New carry-on bag restrictions could severely affect how much kit you can carry on board

By technical editor Matt Allard:

My usual carry on bags
My usual carry on bags

Travelling by air is already hard enough for the working cameraman. The bad news is that things may be about to get even tougher. If you spend a lot of time on planes, carrying lots of equipment, then new carry-on baggage regulations may be about to severely limit what you can take on board with you. When I travel I usually carry a backpack with lenses, a laptop and lithium-ion batteries in it as well as another small carry-on bag holding my camera. Both these bags are quite small, so that check in attendant will not try to force me to check it in. The danger with carrying one large bag with your camera and everything else in it is that often you will get questioned about it and asked to check it in. In over 20 years of travelling all over the world with camera equipment on a frequent basis, it has been very rare that I have run into any problems carrying a backpack and a small camera bag. Recently, however, I was stopped at the check in counter by Emirates and told that they have a strictly enforced one carry-on bag only policy with no exceptions. There was no way I was going to check in my camera in a soft bag, and I was lucky enough to be able to convince the check in manager that I could not check in my camera bag. This may well just be the start of what is planned for carry-on baggage restrictions.

The International Air Transport Association (IATA), the airline industry body, has just announced a new initiative to optimize the accommodation of carry-on bags given differing carry-on bag sizes and airline policies. The problem is that their new guidelines specify a smaller carry-on than most airlines currently allow.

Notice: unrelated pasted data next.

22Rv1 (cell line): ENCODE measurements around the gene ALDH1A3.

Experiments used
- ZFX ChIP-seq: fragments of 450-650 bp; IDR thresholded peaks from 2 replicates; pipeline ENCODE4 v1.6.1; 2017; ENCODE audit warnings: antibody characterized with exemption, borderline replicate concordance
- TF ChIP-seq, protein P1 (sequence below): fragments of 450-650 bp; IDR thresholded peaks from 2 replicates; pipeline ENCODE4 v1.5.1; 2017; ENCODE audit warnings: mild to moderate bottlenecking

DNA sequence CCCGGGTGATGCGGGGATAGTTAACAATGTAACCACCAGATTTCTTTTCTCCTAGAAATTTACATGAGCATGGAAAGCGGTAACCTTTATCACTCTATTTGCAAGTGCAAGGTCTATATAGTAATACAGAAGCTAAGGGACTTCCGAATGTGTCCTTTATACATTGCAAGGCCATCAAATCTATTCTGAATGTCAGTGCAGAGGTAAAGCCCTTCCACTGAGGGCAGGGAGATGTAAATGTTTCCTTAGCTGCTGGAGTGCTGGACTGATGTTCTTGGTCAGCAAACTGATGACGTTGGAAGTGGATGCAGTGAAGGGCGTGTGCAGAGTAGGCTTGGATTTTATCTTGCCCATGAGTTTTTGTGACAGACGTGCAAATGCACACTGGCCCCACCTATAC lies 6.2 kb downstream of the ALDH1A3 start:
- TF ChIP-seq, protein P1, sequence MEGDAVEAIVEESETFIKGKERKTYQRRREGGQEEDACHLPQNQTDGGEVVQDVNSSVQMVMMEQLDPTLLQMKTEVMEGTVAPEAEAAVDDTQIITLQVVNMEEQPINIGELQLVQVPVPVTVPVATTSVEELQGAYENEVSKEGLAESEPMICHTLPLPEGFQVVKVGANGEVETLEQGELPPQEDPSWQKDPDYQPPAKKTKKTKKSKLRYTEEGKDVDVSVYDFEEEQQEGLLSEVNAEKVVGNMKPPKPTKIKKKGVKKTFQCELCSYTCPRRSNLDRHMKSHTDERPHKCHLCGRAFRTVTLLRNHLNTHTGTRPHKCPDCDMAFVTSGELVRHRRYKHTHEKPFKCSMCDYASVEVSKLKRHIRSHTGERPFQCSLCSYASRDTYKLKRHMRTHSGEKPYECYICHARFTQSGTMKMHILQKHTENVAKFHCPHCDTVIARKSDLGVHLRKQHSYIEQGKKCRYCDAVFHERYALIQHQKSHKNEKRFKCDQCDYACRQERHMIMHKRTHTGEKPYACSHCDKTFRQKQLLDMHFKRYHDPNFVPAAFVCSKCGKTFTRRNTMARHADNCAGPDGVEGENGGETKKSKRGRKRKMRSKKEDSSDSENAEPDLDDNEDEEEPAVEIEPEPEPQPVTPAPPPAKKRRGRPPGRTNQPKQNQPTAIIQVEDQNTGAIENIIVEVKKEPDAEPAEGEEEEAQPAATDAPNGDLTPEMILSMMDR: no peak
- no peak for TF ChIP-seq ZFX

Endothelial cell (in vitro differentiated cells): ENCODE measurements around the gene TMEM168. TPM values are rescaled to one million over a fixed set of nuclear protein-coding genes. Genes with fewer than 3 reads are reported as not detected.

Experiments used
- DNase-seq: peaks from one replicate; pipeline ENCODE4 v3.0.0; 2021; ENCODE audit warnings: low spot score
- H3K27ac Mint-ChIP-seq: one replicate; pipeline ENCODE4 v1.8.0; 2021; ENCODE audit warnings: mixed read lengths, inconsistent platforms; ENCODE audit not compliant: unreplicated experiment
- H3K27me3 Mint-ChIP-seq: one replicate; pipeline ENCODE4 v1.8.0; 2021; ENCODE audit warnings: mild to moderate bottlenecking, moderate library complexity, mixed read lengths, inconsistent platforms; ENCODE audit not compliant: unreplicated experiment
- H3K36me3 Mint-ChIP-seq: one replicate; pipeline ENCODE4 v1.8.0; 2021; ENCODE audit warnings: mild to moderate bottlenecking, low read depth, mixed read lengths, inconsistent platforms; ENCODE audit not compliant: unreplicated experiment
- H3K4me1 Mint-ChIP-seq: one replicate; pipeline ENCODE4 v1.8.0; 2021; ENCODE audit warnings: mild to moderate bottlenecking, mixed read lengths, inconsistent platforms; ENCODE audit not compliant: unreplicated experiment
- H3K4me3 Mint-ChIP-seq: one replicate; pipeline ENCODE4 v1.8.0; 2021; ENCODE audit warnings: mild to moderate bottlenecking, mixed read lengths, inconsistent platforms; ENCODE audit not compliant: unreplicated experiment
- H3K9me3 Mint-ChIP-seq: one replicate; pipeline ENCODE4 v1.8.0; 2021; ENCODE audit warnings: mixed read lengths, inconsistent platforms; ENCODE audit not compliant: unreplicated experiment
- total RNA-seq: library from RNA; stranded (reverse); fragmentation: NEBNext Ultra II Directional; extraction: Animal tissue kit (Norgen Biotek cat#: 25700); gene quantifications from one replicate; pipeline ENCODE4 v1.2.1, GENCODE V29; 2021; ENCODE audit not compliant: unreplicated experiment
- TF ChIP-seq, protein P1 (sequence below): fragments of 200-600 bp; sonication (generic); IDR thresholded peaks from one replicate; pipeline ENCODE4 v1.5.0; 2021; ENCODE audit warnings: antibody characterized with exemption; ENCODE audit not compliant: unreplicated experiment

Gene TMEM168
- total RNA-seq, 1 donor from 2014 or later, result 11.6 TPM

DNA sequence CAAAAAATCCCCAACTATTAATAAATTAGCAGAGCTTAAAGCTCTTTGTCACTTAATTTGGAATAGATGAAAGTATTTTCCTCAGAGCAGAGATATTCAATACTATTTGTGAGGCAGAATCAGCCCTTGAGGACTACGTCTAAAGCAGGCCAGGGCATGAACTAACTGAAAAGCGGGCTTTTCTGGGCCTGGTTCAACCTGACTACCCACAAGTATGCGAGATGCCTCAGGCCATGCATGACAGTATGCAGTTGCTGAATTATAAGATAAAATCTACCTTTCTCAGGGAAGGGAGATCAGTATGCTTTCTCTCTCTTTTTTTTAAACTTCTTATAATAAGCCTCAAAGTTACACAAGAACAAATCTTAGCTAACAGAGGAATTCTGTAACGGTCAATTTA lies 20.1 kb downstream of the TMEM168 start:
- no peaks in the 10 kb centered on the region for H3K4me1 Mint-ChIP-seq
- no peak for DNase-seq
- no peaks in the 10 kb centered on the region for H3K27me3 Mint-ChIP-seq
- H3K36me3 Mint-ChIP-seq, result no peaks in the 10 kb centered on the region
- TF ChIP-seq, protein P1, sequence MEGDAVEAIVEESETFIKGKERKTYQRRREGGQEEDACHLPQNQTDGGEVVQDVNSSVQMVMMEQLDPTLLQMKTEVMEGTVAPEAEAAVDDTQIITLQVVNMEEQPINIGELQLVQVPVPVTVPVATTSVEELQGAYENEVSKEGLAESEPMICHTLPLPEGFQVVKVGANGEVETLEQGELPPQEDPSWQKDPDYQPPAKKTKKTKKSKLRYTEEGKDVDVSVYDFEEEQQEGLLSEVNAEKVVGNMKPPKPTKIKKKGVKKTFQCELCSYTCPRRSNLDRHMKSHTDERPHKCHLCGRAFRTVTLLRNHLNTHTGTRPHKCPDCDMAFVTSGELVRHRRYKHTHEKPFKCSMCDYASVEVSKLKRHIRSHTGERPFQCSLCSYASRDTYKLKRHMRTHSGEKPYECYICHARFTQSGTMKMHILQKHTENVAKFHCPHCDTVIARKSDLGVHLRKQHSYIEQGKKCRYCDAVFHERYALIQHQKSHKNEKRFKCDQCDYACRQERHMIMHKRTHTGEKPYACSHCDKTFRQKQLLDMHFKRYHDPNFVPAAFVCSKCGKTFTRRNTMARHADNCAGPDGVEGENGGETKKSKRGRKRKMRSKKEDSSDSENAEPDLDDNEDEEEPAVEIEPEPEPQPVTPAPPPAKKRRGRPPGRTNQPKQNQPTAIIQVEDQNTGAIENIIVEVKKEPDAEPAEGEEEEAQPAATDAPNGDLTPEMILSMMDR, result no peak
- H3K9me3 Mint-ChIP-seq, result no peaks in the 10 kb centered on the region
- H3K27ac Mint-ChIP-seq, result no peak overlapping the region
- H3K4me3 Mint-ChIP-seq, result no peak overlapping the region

This from IATA:
Working with airline members of IATA and aircraft manufacturers, an optimum size guideline for carry-on bags has been agreed that will make the best use of cabin storage space. A size of 55 x 35 x 20 cm (or 21.5 x 13.5 x 7.5 inches) means that theoretically everyone should have a chance to store their carry-on bags on board aircraft of 120 seats or larger.

An “IATA Cabin OK” logo to signify to airline staff that a bag meets the agreed size guidelines has been developed. A number of major international airlines have signaled their interest to join the initiative and will soon be introducing the guidelines into their operations.

“The development of an agreed optimal cabin bag size will bring common sense and order to the problem of differing sizes for carry-on bags. We know the current situation can be frustrating for passengers. This work will help to iron out inconsistencies and lead to an improved passenger experience,” said Tom Windmuller, IATA’s Senior Vice President for Airport, Passenger, Cargo and Security.

IATA is working with baggage tracking solutions provider Okoban to manage the approval process of bag manufacturers. Each bag meeting the dimensions of the specifications will carry a special joint label featuring IATA and Okoban as well as a unique identification code that signals to airline staff that the bag complies with the optimum size guidelines.

Several major baggage manufacturers have developed products in line with the optimum size guidelines, and it is expected bags carrying the identifying label will start to reach retail shops later this year. Recognition of the IATA Cabin OK logo is expected to grow with time as more airlines opt-in to this IATA initiative.

According to IATA, 30 to 40 airlines are very interested, while more than a dozen carriers including Air China, Avianca, Azul, Cathay Pacific, China Southern, Emirates, Lufthansa and Qatar have said they are willing to accept the new proposed guidelines.

It will be interesting to see how quickly camera bag manufacturers start implementing designs to meet these new proposed guidelines. I contacted Sachtler and they are already aware of the situation and are hard at work coming up with new solutions.

It may well be a good idea to start looking into baggage solutions and new ways to pack your carry on camera equipment to meet the new guidelines. Even the popular Pelican 1510 carry on hard case which meets current FAA requirements for carry on luggage at 22 x 13.81 x 9.0″ (55.88 x 35.07 x 22.86cm) (LxWxD) will be deemed too large by the new proposed guidelines.

Cathay Pacific insists it has no plans to cut the maximum size of carry-on luggage in cabins despite signing up to international guidelines that would set a smaller standard.

According to the South China Post, A Cathay spokeswoman confirmed the maximum size of carry-on bags would remain at 56x36x23cm, as opposed to the 55x35x20cm limit under the IATA guidelines. Instead, the guidelines would allow for agreements with baggage manufacturers to sell bags carrying an “IATA Cabin OK” logo.

Subscribe to our newsletter